Leftist Wins Ecuadorian Presidential Election

A leftist economist who called for Ecuador to cut ties with international lenders appeared to have easily won the presidency of this poor, politically unstable Andean nation, strengthening South America's tilt to the left.

Partial returns from Sunday's voting showed that Rafael Correa -- who has worried Washington with calls to limit foreign debt payments -- would join left-leaning leaders in Bolivia, Brazil, Argentina, Chile and Venezuela, where he is friends with anti-U.S. President Hugo Chavez.

The returns showed Correa with as many as twice the votes recorded as for his banana tycoon rival, who claimed the polls were rigged.

Correa was a fresh face in a field of established politicians, and won a place in Sunday's runoff by pledging a "citizens' revolution" against Ecuador's discredited political system.

During the campaign, he called for Ecuador to cut ties with the World Bank and the International Monetary Fund. Correa, who has called President Bush "dimwitted," also wants to hold a referendum to rewrite the constitution to reduce the power of traditional parties and limit U.S. military activities in Ecuador.

"We receive this triumph with deep serenity and humility," the 43-year-old, who has an economics doctorate from the University of Illinois, told a news conference. "When we take office it will finally be the Ecuadorean people who are assuming power."

With 31 percent of the ballots counted, Correa had nearly 67 percent compared to 33 percent for Alvaro Noboa, Ecuador's Supreme Electoral Tribunal said before dawn Monday. Election officials said more returns were expected later Monday but that final results may not be known until Tuesday.

But Noboa, a Bible-toting billionaire who counts the Kennedys and Rockefellers among his friends, declined to concede defeat, saying he would wait for the final vote results.

"There has been a scenario in which they are preparing to commit fraud," Noboa told dozens of his supporters in the coastal city of Guayaquil. He said he instructed his campaign chiefs "to go to the Supreme Electoral Tribunal and demand that they open the ballot boxes to count vote for vote so there can be no doubt."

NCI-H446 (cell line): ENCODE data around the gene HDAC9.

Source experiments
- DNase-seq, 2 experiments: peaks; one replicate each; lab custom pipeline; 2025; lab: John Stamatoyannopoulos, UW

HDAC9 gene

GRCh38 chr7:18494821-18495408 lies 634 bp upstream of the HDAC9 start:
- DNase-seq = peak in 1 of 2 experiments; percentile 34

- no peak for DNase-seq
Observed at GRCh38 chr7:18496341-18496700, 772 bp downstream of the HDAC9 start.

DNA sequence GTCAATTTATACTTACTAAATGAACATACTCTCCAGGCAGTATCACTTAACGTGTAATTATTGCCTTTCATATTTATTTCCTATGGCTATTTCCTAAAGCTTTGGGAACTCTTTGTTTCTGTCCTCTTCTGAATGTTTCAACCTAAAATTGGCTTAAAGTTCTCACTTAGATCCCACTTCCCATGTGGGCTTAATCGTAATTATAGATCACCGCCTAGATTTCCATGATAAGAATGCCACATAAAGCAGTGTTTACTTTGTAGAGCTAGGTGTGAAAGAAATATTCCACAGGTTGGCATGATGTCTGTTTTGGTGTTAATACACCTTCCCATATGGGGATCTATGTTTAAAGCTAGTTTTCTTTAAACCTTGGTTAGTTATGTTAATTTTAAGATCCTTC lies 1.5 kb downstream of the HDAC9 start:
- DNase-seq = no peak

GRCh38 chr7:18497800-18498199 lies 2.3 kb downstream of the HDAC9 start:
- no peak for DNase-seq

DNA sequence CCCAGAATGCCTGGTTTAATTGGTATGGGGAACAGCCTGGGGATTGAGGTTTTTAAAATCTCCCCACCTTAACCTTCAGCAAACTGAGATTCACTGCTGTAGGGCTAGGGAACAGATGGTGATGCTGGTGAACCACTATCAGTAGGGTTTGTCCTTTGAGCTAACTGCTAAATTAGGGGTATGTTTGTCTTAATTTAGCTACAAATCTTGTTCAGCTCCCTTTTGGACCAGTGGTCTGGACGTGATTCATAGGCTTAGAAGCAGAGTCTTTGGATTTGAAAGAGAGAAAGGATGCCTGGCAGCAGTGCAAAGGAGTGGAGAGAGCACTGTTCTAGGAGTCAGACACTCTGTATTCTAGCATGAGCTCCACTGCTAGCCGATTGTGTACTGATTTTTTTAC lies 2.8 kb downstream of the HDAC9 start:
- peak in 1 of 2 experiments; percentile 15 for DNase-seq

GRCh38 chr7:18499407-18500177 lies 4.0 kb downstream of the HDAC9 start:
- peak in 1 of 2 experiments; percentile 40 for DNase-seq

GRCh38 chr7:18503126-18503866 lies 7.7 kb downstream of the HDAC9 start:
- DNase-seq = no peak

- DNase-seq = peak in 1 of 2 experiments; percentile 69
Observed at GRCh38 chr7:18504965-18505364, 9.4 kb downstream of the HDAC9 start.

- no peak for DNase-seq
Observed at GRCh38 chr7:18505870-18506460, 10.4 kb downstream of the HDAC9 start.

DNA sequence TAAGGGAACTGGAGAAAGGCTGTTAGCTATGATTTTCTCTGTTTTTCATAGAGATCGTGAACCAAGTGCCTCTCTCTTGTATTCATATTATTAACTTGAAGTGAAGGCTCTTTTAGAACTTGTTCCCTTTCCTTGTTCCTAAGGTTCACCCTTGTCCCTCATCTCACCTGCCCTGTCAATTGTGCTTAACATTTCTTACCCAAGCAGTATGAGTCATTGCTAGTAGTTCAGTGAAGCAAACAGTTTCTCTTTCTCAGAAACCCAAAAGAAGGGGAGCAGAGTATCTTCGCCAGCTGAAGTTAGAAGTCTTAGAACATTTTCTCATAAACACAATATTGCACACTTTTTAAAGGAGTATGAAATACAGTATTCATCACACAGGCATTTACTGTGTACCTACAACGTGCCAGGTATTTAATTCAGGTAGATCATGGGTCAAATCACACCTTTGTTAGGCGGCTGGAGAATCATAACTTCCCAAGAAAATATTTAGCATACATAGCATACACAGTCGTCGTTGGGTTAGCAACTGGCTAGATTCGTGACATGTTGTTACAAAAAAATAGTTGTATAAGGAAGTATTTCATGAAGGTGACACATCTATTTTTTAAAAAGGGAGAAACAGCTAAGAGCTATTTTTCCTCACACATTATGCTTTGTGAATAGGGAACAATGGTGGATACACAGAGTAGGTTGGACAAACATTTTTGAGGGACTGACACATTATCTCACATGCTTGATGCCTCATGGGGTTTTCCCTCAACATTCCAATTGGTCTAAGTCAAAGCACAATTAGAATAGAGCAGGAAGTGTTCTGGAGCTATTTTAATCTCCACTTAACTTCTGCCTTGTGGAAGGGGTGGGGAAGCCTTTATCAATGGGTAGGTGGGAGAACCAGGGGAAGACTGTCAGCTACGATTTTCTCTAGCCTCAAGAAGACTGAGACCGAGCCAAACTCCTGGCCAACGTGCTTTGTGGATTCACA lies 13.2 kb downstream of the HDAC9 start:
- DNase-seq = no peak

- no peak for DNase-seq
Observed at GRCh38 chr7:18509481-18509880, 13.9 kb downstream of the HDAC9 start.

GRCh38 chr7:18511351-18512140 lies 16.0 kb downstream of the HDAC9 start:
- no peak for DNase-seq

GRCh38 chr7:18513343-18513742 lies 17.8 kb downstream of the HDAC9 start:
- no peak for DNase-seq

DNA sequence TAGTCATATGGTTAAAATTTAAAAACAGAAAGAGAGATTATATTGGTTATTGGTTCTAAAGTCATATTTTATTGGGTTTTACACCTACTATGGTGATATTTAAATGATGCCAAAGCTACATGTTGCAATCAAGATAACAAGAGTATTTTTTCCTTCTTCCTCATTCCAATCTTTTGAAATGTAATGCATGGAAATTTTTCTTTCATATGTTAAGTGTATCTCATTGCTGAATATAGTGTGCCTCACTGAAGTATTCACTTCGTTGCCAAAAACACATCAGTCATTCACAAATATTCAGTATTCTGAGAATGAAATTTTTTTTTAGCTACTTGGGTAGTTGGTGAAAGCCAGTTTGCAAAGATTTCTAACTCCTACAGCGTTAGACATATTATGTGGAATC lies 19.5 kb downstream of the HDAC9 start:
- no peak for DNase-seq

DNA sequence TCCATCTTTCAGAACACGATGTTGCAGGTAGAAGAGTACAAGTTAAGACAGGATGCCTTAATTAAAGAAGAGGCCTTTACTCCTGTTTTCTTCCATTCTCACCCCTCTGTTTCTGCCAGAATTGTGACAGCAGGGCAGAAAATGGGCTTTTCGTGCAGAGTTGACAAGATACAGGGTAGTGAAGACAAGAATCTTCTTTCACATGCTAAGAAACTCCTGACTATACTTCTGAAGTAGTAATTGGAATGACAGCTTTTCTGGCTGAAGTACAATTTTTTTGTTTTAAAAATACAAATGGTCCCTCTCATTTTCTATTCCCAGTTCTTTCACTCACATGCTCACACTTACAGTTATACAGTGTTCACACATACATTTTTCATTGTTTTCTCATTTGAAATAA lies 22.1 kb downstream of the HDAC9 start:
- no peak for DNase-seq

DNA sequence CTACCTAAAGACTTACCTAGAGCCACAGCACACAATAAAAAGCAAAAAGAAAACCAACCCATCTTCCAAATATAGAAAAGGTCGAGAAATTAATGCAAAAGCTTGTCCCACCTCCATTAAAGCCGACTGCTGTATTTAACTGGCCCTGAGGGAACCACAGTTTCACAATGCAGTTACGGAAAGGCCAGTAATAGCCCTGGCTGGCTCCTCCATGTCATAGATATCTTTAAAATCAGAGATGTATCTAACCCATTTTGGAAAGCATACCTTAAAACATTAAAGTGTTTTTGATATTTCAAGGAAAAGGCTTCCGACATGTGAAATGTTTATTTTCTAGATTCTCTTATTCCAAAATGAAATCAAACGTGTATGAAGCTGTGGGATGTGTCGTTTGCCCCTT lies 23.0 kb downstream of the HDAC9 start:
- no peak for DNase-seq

Ecuador has had eight presidents since 1996, including three who were driven from office by street protests.

Correa pledged to construct 100,000 low-cost homes and copied Noboa's promise to double a $36 "poverty bonus" that 1.2 million poor Ecuadoreans receive each month.

Correa began his campaign identifying with Chavez, but backpedaled when he feared the comparison was hurting him in the polls. That appeared to change somewhat Sunday night.

"Hopefully, we will get much, much closer to Chavez," he told Channel 8 television in an interview. "Chavez is my personal friend, but in my house, my friends aren't in charge, I am. And in Ecuador, it will be Ecuadoreans in charge."

He said he would not rule out also seeking stronger ties to other more moderate leftist presidents like Michelle Bachelet in Chile, Nestor Kirchner in Argentina and Luiz Ignacio Lula da Silva in Brazil, and with Washington, if President Bush makes it worthwhile for Ecuador.

Correa stood firm, however, on not signing a free-trade deal with the United States, "because, among other things, it would destroy our agriculture, cattle and poultry" industries.

At his first news conference following the election, Correa said Ecuador could rejoin the Organization of the Petroleum Exporting Countries, or OPEC.

"If it is possible we will rejoin OPEC," he said. Ecuador, which produces some 535,000 barrels of oil a day, left OPEC in 1993.

He also announced that leftist economists Ricardo Patino and Alberto Acosta, whom he had mentioned earlier as possible Cabinet ministers, would be appointed to head the ministries of economy and energy.

Correa was favored to win the first round but came in second to Noboa in the field of 13 after his comments on Bush and threat to reduce payments on Ecuador's $16.1 billion foreign debt rattled investors.

Prior to the second round of voting, he softened his radical rhetoric and began to make populist promises of his own.

Correa served just 106 days last year as finance minister under interim President Alfredo Palacio, who replaced Lucio Gutierrez in the midst of street protests in April 2005.

Noboa, who was seeking the presidency for the third time, had run an old-fashioned populist campaign, crisscrossing Ecuador handing out computers, medicine and money.